Accelerated Atherosclerosis

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Accelerated Atherosclerosis

Atherosclerosis which occurs in a person with certain risk factors—e.g., SLE, diabetes, smoking, hypertension, hypercholesterolaemia, family history of early heart disease—at an earlier age than would occur in another person without those risk factors.
References in periodicals archive ?
Hypercholesterolemia and premature atherosclerosis are other typical manifestations.
Antiphospholipid syndrome produces a hypercoagulable state leading to the development of premature atherosclerosis and MI.
Human immunodeficiency virus (HIV) infection is associated with an increased risk of cardiovascular disease through various mechanisms including premature atherosclerosis from endothelial inflammation and platelet dysfunction as well as from cART therapy involving protease inhibitors resulting in dyslipidemia and insulin resistance [1].
AIRDs have been linked to a high risk of cardiovascular (CV) morbidity and mortality, mainly due to premature atherosclerosis (ATS).
Similarly, systemic lupus erythematosus (SLE) is an inflammatory autoimmune disease with a wide range of clinical manifestations and complications.[2] In particular, patients with SLE are prone to premature atherosclerosis. Potential explanations for the accelerated atherosclerosis observed in conjunction with SLE include a high prevalence of conventional risk factors,[3] long-term corticosteroid use,[4] and the presence of antiphospholipid antibodies,[5] all of which result in a chronic state of low-grade inflammation.[6] Recently, the neutrophil-to-lymphocyte ratio (NLR) was proposed as a useful biomarker of inflammation; the NLR is calculated by dividing the neutrophil count by the lymphocyte count.
Complications of sustained pulmonary arterial hypertension that are detectable with CT include central pulmonary artery embolism, premature atherosclerosis of the pulmonary arteries, pulmonary artery dissection, and right heart chamber hypertrophy and dilatation [11].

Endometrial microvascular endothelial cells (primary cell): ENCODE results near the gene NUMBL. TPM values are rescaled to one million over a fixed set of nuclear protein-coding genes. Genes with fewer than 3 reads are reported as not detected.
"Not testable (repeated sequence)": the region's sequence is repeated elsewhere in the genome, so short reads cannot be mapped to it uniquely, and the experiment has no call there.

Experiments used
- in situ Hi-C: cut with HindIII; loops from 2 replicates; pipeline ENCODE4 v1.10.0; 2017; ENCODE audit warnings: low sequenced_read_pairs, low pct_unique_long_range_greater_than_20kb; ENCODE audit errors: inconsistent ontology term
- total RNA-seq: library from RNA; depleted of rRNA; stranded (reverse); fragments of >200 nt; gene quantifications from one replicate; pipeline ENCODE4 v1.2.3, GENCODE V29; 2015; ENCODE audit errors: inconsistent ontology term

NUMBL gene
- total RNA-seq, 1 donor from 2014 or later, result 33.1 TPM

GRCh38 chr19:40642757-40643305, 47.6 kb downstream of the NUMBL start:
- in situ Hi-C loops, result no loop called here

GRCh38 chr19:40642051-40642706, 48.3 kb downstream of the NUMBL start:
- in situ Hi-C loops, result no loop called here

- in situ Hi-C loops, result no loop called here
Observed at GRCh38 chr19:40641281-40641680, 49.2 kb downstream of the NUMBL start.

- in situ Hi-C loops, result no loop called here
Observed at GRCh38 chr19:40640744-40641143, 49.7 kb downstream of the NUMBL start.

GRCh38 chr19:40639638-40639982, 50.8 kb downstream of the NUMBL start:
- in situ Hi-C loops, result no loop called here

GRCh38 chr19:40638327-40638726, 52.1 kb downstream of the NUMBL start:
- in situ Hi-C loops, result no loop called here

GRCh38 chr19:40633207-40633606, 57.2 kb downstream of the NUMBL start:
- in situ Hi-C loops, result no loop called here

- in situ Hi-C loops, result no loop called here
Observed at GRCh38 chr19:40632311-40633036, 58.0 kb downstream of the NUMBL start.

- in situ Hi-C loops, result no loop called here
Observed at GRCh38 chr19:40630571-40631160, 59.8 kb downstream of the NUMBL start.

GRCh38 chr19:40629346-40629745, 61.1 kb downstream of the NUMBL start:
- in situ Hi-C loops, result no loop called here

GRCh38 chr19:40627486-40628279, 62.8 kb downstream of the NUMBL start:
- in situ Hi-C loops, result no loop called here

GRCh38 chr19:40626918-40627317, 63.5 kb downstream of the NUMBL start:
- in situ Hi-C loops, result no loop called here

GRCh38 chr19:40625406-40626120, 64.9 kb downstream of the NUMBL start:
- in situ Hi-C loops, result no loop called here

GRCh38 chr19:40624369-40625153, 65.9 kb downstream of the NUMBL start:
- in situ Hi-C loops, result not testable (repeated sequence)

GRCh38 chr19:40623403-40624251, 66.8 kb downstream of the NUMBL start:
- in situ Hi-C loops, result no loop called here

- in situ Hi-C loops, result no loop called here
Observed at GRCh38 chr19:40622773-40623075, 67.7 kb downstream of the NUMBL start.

Doctors say due to rheumatoid arthritis, a state of ongoing inflammation in the body leads to premature atherosclerosis, hypertension, coronary artery disease, cerebrovasular accidents and reduces lifespan by 10 years.
In addition to prospective management of traditional cardiac risk factors, we emphasize the need for aggressive control of rheumatoid arthritis disease activity because chronic inflammation is probably a driving force for premature atherosclerosis.
An isolated reduced high-density lipoprotein cholesterol (HDL-C) is reported to be as a risk factor for premature atherosclerosis [7].
Unrecoverable risk factors include older age, male gender, and family history of premature atherosclerosis. Other modifiable risk factors and their treatment may reduce the risk of atherosclerosis.
Formation of plaques in the heart may lead to premature atherosclerosis and coronary artery disease (CAD), while formation of plaques in vessels of the brains can lead to cerebrovascular disease.
Vascular dysfunction caused by endothelial dysfunction is an early abnormality in the MetS that may contribute to premature atherosclerosis (2).